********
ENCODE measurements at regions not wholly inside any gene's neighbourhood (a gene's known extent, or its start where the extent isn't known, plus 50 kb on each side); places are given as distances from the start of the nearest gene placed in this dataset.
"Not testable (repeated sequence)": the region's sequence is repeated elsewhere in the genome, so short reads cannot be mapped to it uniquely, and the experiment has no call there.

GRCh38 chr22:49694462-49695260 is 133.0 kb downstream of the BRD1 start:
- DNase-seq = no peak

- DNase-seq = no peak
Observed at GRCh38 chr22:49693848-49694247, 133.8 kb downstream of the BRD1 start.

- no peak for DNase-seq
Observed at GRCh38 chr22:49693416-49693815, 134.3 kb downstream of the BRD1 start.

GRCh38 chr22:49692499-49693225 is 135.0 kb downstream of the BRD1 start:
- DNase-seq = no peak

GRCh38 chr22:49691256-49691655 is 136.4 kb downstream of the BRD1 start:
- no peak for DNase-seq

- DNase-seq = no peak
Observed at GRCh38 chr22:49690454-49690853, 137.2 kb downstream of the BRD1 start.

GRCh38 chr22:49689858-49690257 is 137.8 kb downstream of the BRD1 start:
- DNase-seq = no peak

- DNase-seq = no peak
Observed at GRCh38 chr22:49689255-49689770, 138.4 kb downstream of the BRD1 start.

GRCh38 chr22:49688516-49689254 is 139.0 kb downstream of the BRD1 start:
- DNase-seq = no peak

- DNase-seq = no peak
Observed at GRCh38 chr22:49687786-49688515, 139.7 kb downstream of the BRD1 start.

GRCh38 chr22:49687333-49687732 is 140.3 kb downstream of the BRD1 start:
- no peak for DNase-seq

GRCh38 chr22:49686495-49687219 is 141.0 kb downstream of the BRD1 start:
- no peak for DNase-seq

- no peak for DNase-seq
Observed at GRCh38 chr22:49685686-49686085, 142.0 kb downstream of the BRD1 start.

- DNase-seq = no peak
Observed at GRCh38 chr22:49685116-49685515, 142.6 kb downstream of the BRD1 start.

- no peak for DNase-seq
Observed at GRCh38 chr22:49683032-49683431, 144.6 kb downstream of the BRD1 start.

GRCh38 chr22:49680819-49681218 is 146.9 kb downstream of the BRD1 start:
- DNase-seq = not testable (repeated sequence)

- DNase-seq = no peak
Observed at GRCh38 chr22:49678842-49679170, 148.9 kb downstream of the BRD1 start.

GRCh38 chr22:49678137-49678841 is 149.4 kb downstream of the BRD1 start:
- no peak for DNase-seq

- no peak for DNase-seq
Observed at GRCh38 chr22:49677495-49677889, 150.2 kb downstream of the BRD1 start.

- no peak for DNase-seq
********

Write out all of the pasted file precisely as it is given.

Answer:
ENCODE measurements at regions not wholly inside any gene's neighbourhood (a gene's known extent, or its start where the extent isn't known, plus 50 kb on each side); places are given as distances from the start of the nearest gene placed in this dataset.
"Not testable (repeated sequence)": the region's sequence is repeated elsewhere in the genome, so short reads cannot be mapped to it uniquely, and the experiment has no call there.

GRCh38 chr22:49694462-49695260 is 133.0 kb downstream of the BRD1 start:
- DNase-seq = no peak

- DNase-seq = no peak
Observed at GRCh38 chr22:49693848-49694247, 133.8 kb downstream of the BRD1 start.

- no peak for DNase-seq
Observed at GRCh38 chr22:49693416-49693815, 134.3 kb downstream of the BRD1 start.

GRCh38 chr22:49692499-49693225 is 135.0 kb downstream of the BRD1 start:
- DNase-seq = no peak

GRCh38 chr22:49691256-49691655 is 136.4 kb downstream of the BRD1 start:
- no peak for DNase-seq

- DNase-seq = no peak
Observed at GRCh38 chr22:49690454-49690853, 137.2 kb downstream of the BRD1 start.

GRCh38 chr22:49689858-49690257 is 137.8 kb downstream of the BRD1 start:
- DNase-seq = no peak

- DNase-seq = no peak
Observed at GRCh38 chr22:49689255-49689770, 138.4 kb downstream of the BRD1 start.

GRCh38 chr22:49688516-49689254 is 139.0 kb downstream of the BRD1 start:
- DNase-seq = no peak

- DNase-seq = no peak
Observed at GRCh38 chr22:49687786-49688515, 139.7 kb downstream of the BRD1 start.

GRCh38 chr22:49687333-49687732 is 140.3 kb downstream of the BRD1 start:
- no peak for DNase-seq

GRCh38 chr22:49686495-49687219 is 141.0 kb downstream of the BRD1 start:
- no peak for DNase-seq

- no peak for DNase-seq
Observed at GRCh38 chr22:49685686-49686085, 142.0 kb downstream of the BRD1 start.

- DNase-seq = no peak
Observed at GRCh38 chr22:49685116-49685515, 142.6 kb downstream of the BRD1 start.

- no peak for DNase-seq
Observed at GRCh38 chr22:49683032-49683431, 144.6 kb downstream of the BRD1 start.

GRCh38 chr22:49680819-49681218 is 146.9 kb downstream of the BRD1 start:
- DNase-seq = not testable (repeated sequence)

- DNase-seq = no peak
Observed at GRCh38 chr22:49678842-49679170, 148.9 kb downstream of the BRD1 start.

GRCh38 chr22:49678137-49678841 is 149.4 kb downstream of the BRD1 start:
- no peak for DNase-seq

- no peak for DNase-seq
Observed at GRCh38 chr22:49677495-49677889, 150.2 kb downstream of the BRD1 start.

- no peak for DNase-seq